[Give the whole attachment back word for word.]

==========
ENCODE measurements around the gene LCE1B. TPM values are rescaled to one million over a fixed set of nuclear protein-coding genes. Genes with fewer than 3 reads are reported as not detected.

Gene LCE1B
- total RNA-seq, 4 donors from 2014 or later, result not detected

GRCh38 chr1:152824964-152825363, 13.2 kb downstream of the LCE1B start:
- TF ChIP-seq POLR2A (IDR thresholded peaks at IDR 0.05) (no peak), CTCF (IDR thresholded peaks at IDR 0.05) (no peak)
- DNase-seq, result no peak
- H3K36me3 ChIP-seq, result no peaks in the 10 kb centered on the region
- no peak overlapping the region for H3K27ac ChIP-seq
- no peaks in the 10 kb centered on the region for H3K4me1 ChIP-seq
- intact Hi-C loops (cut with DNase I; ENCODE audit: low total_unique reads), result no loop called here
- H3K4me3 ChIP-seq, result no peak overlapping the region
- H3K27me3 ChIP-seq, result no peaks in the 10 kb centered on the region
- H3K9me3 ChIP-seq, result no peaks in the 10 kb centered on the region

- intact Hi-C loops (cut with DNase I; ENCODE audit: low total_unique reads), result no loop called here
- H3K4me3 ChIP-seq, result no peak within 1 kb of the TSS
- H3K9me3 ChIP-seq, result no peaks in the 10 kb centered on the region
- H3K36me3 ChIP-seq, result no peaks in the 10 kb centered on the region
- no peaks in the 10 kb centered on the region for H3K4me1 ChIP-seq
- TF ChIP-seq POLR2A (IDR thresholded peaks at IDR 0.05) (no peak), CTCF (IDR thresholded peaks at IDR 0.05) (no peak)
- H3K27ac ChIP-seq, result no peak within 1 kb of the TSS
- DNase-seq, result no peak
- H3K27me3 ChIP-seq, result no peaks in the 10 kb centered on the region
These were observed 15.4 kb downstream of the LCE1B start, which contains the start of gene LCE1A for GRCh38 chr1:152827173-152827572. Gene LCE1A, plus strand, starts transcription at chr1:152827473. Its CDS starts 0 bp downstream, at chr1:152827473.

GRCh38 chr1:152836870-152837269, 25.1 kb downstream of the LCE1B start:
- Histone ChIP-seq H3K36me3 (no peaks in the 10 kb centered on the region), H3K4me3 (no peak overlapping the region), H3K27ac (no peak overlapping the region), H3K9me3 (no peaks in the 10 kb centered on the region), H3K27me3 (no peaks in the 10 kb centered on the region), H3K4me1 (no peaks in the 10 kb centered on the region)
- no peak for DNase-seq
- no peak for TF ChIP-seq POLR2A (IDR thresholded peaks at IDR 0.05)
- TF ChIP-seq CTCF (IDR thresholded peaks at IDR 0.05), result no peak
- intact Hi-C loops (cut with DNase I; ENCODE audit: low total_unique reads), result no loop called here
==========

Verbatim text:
ENCODE measurements around the gene LCE1B. TPM values are rescaled to one million over a fixed set of nuclear protein-coding genes. Genes with fewer than 3 reads are reported as not detected.

Gene LCE1B
- total RNA-seq, 4 donors from 2014 or later, result not detected

GRCh38 chr1:152824964-152825363, 13.2 kb downstream of the LCE1B start:
- TF ChIP-seq POLR2A (IDR thresholded peaks at IDR 0.05) (no peak), CTCF (IDR thresholded peaks at IDR 0.05) (no peak)
- DNase-seq, result no peak
- H3K36me3 ChIP-seq, result no peaks in the 10 kb centered on the region
- no peak overlapping the region for H3K27ac ChIP-seq
- no peaks in the 10 kb centered on the region for H3K4me1 ChIP-seq
- intact Hi-C loops (cut with DNase I; ENCODE audit: low total_unique reads), result no loop called here
- H3K4me3 ChIP-seq, result no peak overlapping the region
- H3K27me3 ChIP-seq, result no peaks in the 10 kb centered on the region
- H3K9me3 ChIP-seq, result no peaks in the 10 kb centered on the region

- intact Hi-C loops (cut with DNase I; ENCODE audit: low total_unique reads), result no loop called here
- H3K4me3 ChIP-seq, result no peak within 1 kb of the TSS
- H3K9me3 ChIP-seq, result no peaks in the 10 kb centered on the region
- H3K36me3 ChIP-seq, result no peaks in the 10 kb centered on the region
- no peaks in the 10 kb centered on the region for H3K4me1 ChIP-seq
- TF ChIP-seq POLR2A (IDR thresholded peaks at IDR 0.05) (no peak), CTCF (IDR thresholded peaks at IDR 0.05) (no peak)
- H3K27ac ChIP-seq, result no peak within 1 kb of the TSS
- DNase-seq, result no peak
- H3K27me3 ChIP-seq, result no peaks in the 10 kb centered on the region
These were observed 15.4 kb downstream of the LCE1B start, which contains the start of gene LCE1A for GRCh38 chr1:152827173-152827572. Gene LCE1A, plus strand, starts transcription at chr1:152827473. Its CDS starts 0 bp downstream, at chr1:152827473.

GRCh38 chr1:152836870-152837269, 25.1 kb downstream of the LCE1B start:
- Histone ChIP-seq H3K36me3 (no peaks in the 10 kb centered on the region), H3K4me3 (no peak overlapping the region), H3K27ac (no peak overlapping the region), H3K9me3 (no peaks in the 10 kb centered on the region), H3K27me3 (no peaks in the 10 kb centered on the region), H3K4me1 (no peaks in the 10 kb centered on the region)
- no peak for DNase-seq
- no peak for TF ChIP-seq POLR2A (IDR thresholded peaks at IDR 0.05)
- TF ChIP-seq CTCF (IDR thresholded peaks at IDR 0.05), result no peak
- intact Hi-C loops (cut with DNase I; ENCODE audit: low total_unique reads), result no loop called here